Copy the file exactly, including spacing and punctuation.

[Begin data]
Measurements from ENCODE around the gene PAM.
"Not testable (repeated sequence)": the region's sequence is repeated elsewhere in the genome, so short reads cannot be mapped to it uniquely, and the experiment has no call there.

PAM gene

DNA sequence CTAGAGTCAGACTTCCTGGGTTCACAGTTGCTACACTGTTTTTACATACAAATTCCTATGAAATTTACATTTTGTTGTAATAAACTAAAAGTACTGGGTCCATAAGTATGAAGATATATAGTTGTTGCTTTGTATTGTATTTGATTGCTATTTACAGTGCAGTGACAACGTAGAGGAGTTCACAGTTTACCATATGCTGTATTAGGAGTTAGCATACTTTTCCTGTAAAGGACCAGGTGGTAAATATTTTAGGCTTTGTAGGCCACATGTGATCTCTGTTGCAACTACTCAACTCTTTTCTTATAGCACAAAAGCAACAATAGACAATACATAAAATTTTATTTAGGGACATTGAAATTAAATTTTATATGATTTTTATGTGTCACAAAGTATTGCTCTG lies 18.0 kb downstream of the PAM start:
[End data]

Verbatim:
Measurements from ENCODE around the gene PAM.
"Not testable (repeated sequence)": the region's sequence is repeated elsewhere in the genome, so short reads cannot be mapped to it uniquely, and the experiment has no call there.

PAM gene

DNA sequence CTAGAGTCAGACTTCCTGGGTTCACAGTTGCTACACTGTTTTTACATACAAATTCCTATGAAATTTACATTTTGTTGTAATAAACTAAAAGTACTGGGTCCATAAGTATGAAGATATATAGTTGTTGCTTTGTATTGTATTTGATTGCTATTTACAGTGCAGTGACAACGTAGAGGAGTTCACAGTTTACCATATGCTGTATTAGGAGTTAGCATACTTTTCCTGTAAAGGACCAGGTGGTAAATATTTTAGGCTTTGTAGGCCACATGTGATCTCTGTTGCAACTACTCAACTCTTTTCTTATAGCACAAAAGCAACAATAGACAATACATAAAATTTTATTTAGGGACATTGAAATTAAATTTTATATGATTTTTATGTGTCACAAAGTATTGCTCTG lies 18.0 kb downstream of the PAM start: